The photocatalytic degradation of phenanthrene, pyrene and benzo[a]pyrene on soil surfaces in the presence of TiO2 using ultraviolet (UV) light was investigated [52]. The temperature maintained in the photo chamber was 30°C. The effects of various factors, viz. TiO2, soil pH, humic acid, and UV wavelength, on the degradation performance of PAHs were studied. The photodegradation of phenanthrene, pyrene and benzo[a]pyrene was accelerated significantly with the catalyst TiO2 and their half-lives were reduced from 533.15 to 130.77 h, 630.09 to 192.53 h and 363.22 to 103.26 h, respectively. The photocatalytic degradation rates of the PAHs were greater in acidic or alkaline conditions compared to neutral conditions. Humic acid significantly enhanced the PAH photocatalytic degradation by sensitizing radicals capable of oxidizing PAHs. The combined effect of UV irradiation and TiO2 catalysis was found to be more efficient for degradation of PAHs in contaminated soil.

The photocatalytic degradation of phenanthrene and pyrene on soil surfaces in the presence of nanometer rutile TiO2 under UV radiation was reported [53]. Soil samples were spiked with phenanthrene and pyrene, and then loaded with different dosages of nanometer rutile TiO2 (0, 1, 2, 3, and 4 wt %) and were exposed to UV-irradiation for 25 h. The results indicated that phenanthrene and pyrene on soil surfaces could be successfully degraded by the method of photocatalytic degradation in the presence of nanometer rutile TiO2. This method can serve as better choice for the treatments of PAHs polluted soil in the future. The photooxidation of four polycyclic aromatic hydrocarbons (PAHs), namely phenanthrene, anthracene, acenaphthene and benz[a]anthracene were studied using solid solution GaN: ZnO before and after Pt modification as photocatalysts [54]. GaN: ZnO is a new type of oxynitride with a wurtzite-type structure which showed excellent activity for the photodegradation of PAHs. The reactivity of PAHs was decreased in the order: phenanthrene> benz[a]anthracene > anthracene> anthracene. The degradation of PAHs was induced by the formation of holes and active H species in the photocatalytic system. In Fentons system, Fentons reagent treatment, peroxide at different concentrations ranging from 3 to 35% along with ferrous iron (Fe II) is used as a catalyst to oxidize organic chemicals [55]. Peroxide (H2O2) is decomposed into highly reactive nonspecific hydroxyl radicals with the help of ferrous iron. Optimum pH needed for the reaction to occur is 3-5. If the pH is too high, iron will precipitate as iron oxides and will decompose peroxide. The iron can be artificially added with the peroxide, but if the soil has high enough iron oxide content (goethite, hematite or magnetite), addition of iron is not needed [56,57]. The decomposition process of peroxide is exothermic. The success of a Fentons system is strongly dependent on solid matrix characteristics and the contaminant availability [58,59]. Hydrophobic contaminants in aged soils are less susceptible to chemical oxidation because of their adsorption to organic material and diffusion into micropores. The presence of black carbon limits the availability of PAHs to chemical oxidation [59]. Gan et al.[60] investigated the impacts of ethyl lactate (EL) based Fenton treatment on soil quality for polycyclic aromatic hydrocarbons (PAHs)-contaminated soils. Among the oxygenated-PAHs (oxy-PAHs), the compound 9,10-anthraquinone (ATQ) were accumulated in contaminated soil abundantly, but lower accumulation of ATQ was reported for ethanol (EL) based Fenton treatment compared to ethanol (ET) based Fenton treatment. The EL based Fenton treatment showed both positive and negative impacts on soil physicochemical properties. The treatment was found to be most suitable for soil with native pH > 6.2 for re-vegetation.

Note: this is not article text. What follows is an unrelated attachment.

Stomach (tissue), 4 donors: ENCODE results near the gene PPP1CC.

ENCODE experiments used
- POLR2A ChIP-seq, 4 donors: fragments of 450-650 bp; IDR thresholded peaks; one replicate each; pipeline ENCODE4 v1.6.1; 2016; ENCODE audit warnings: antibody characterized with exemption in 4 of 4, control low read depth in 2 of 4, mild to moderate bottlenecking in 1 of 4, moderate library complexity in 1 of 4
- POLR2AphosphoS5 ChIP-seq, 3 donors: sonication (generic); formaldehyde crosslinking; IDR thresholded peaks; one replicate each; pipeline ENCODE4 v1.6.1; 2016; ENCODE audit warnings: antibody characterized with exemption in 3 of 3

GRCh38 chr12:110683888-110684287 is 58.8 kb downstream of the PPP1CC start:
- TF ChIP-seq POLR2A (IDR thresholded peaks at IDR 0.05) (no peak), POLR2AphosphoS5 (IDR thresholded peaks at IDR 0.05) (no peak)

Recently, an effective technology for the treatment of pyrene in cetylpyridinium chloride (CPC)-aided soil washing wastewater (SWW) using pyrite Fenton reaction system has been reported [61]. Pyrite Fenton system showed more enhanced degradation of pyrene compared to the classic Fenton system. Pyrene in the presence of CPC was gradually degraded by 96% in the pyrite Fenton system in 180 min at initial pH 7 whereas in a classic Fenton system, pyrene was degraded by 35% in the presence of CPC in 180 min at initial pH 3.0. Pyrene in presence of CPC was mainly degraded by OH radicals. This study on pyrite Fenton system could successfully degrade pyrene in the CPC-aided SWW without accumulation of toxic oxy-pyrenes. CPC was degraded (95 %) in the pyrite Fenton system and formed carbon dioxide and ammonium as main degradation products. Therefore, it was concluded that the pyrite Fenton system can serve as an eco-friendly alternative to remediate pyrene in CPC-aided SWW without accumulating the toxic oxy-pyrenes.